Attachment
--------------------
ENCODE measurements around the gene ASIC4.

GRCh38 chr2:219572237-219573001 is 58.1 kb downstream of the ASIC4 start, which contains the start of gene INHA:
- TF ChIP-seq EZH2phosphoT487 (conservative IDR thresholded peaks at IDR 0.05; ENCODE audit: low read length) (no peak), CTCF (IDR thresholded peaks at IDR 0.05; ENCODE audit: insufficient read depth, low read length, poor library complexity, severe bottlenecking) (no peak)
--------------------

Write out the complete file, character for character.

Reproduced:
ENCODE measurements around the gene ASIC4.

GRCh38 chr2:219572237-219573001 is 58.1 kb downstream of the ASIC4 start, which contains the start of gene INHA:
- TF ChIP-seq EZH2phosphoT487 (conservative IDR thresholded peaks at IDR 0.05; ENCODE audit: low read length) (no peak), CTCF (IDR thresholded peaks at IDR 0.05; ENCODE audit: insufficient read depth, low read length, poor library complexity, severe bottlenecking) (no peak)